Marrying back into the line of Abraham through the family of Ishmael seems to have been a ploy to gain favor with his father, and show obedience similar to his brother’s.  He hoped by pleasing his parents to atone for past irresponsibility’s and, maybe have his father change the will.  But he actually increased his debauchery by adding to his pagan wives (26:34, 35) a wife from a family God had rejected.

Esau decided to ingratiate himself with Isaac (9). “Then went Esau unto Ishmael, and took unto the wives which he had Mahalath the daughter of Ishmael Abraham's son, the sister of Nebajoth, to be his wife” (28:9).  There!  That should fix it!  Now he was as good as Jacob.  Now, perhaps, he could get back into his father’s good graces and get back the blessing given to Jacob.  Such is the reasoning of the unsaved man.  Esau may have imagined that by keeping up outward appearances he could obtain that which could only be imparted to faith.  He added a little religious gloss to the outside of his otherwise carnal and worldly life.  [It was a case of doing evil (multiplying wives) so that good might come.]  All he proved, of course, was that he had no sense of spiritual realities and the impossibility of the natural man ever understanding spiritual things.  He does not do exactly what God requires but something like it.  But at heart he was unchanged.  What made good sense to Esau was the height of foolishness with God.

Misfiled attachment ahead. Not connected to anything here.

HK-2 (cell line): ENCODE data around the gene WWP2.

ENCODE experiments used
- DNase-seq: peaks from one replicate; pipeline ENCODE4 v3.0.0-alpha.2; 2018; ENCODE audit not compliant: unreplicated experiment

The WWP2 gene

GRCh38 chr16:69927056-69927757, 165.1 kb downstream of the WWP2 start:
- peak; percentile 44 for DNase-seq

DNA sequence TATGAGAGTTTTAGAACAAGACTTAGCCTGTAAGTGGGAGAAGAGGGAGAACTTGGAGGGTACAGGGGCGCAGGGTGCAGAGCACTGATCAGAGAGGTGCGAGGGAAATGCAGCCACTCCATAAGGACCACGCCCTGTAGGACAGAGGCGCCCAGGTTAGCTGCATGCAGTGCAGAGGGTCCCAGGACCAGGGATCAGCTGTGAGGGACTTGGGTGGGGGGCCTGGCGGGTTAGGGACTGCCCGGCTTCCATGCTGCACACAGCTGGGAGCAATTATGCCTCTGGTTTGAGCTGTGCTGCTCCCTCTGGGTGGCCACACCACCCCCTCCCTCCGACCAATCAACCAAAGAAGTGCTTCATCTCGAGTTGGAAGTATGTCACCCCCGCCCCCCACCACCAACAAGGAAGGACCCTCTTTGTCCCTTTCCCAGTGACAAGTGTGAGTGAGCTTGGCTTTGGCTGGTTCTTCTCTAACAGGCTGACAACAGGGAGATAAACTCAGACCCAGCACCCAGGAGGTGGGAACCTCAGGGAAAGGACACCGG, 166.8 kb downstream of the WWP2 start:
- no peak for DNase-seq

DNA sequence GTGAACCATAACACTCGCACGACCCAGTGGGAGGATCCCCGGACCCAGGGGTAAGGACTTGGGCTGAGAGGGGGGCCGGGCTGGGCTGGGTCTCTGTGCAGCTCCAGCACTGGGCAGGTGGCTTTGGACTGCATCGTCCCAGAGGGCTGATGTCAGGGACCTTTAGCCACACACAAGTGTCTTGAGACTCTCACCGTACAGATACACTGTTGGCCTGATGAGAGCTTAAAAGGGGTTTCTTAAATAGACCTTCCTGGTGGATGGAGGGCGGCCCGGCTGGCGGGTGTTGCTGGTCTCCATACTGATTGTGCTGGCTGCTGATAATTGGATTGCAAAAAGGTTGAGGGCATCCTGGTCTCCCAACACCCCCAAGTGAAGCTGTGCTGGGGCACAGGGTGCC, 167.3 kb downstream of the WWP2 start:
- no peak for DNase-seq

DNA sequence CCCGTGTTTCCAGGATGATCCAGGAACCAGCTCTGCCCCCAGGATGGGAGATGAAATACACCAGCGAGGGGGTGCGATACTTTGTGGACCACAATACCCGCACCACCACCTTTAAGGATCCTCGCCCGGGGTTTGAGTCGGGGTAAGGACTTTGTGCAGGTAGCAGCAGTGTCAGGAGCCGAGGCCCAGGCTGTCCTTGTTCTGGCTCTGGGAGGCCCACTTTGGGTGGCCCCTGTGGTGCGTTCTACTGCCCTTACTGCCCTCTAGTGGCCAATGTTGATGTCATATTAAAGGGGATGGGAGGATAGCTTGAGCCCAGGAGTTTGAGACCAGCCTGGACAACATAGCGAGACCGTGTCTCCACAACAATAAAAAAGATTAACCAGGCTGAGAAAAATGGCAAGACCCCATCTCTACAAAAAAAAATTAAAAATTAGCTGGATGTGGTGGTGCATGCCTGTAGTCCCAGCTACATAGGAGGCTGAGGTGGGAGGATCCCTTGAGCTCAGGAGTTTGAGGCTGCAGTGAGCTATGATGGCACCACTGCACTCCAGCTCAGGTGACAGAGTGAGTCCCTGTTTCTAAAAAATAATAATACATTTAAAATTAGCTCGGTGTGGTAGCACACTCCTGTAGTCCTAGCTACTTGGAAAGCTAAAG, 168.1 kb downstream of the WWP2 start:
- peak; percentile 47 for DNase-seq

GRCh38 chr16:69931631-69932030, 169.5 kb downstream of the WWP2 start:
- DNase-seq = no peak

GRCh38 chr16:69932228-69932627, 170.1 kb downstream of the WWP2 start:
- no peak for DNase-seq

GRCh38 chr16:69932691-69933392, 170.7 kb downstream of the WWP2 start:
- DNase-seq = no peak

Evidently Esau wanted to make some effort in the right direction.  But because he was basically worldly, his career in the land of Edom fell short of behavior that could please the Lord Jehovah.